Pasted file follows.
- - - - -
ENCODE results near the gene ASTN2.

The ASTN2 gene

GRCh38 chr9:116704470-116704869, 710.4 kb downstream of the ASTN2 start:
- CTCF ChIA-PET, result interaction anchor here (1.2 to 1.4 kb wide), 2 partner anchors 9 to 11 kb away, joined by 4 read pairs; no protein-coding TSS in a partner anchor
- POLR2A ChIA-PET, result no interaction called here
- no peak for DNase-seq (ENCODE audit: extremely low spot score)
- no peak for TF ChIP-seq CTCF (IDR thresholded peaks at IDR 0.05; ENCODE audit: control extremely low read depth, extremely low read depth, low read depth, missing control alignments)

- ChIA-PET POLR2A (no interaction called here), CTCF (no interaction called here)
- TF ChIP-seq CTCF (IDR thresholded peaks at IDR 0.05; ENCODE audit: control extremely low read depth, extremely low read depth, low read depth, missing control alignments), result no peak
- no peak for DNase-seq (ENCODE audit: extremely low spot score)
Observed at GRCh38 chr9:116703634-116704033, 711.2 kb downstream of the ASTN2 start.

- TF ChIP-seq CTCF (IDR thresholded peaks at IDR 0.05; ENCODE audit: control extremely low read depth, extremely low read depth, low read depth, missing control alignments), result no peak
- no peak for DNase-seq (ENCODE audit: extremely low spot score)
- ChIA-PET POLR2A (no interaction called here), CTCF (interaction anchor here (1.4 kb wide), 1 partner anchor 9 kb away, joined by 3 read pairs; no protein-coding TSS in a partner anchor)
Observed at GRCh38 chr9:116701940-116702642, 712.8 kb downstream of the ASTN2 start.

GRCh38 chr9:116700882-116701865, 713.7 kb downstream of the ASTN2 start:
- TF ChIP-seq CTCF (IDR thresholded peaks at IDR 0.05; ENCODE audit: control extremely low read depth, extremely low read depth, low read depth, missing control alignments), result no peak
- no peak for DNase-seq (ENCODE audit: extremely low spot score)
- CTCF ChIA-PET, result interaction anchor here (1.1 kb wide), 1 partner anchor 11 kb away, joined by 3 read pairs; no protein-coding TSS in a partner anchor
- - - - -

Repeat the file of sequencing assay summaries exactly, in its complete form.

ENCODE results near the gene ASTN2.

The ASTN2 gene

GRCh38 chr9:116704470-116704869, 710.4 kb downstream of the ASTN2 start:
- CTCF ChIA-PET, result interaction anchor here (1.2 to 1.4 kb wide), 2 partner anchors 9 to 11 kb away, joined by 4 read pairs; no protein-coding TSS in a partner anchor
- POLR2A ChIA-PET, result no interaction called here
- no peak for DNase-seq (ENCODE audit: extremely low spot score)
- no peak for TF ChIP-seq CTCF (IDR thresholded peaks at IDR 0.05; ENCODE audit: control extremely low read depth, extremely low read depth, low read depth, missing control alignments)

- ChIA-PET POLR2A (no interaction called here), CTCF (no interaction called here)
- TF ChIP-seq CTCF (IDR thresholded peaks at IDR 0.05; ENCODE audit: control extremely low read depth, extremely low read depth, low read depth, missing control alignments), result no peak
- no peak for DNase-seq (ENCODE audit: extremely low spot score)
Observed at GRCh38 chr9:116703634-116704033, 711.2 kb downstream of the ASTN2 start.

- TF ChIP-seq CTCF (IDR thresholded peaks at IDR 0.05; ENCODE audit: control extremely low read depth, extremely low read depth, low read depth, missing control alignments), result no peak
- no peak for DNase-seq (ENCODE audit: extremely low spot score)
- ChIA-PET POLR2A (no interaction called here), CTCF (interaction anchor here (1.4 kb wide), 1 partner anchor 9 kb away, joined by 3 read pairs; no protein-coding TSS in a partner anchor)
Observed at GRCh38 chr9:116701940-116702642, 712.8 kb downstream of the ASTN2 start.

GRCh38 chr9:116700882-116701865, 713.7 kb downstream of the ASTN2 start:
- TF ChIP-seq CTCF (IDR thresholded peaks at IDR 0.05; ENCODE audit: control extremely low read depth, extremely low read depth, low read depth, missing control alignments), result no peak
- no peak for DNase-seq (ENCODE audit: extremely low spot score)
- CTCF ChIA-PET, result interaction anchor here (1.1 kb wide), 1 partner anchor 11 kb away, joined by 3 read pairs; no protein-coding TSS in a partner anchor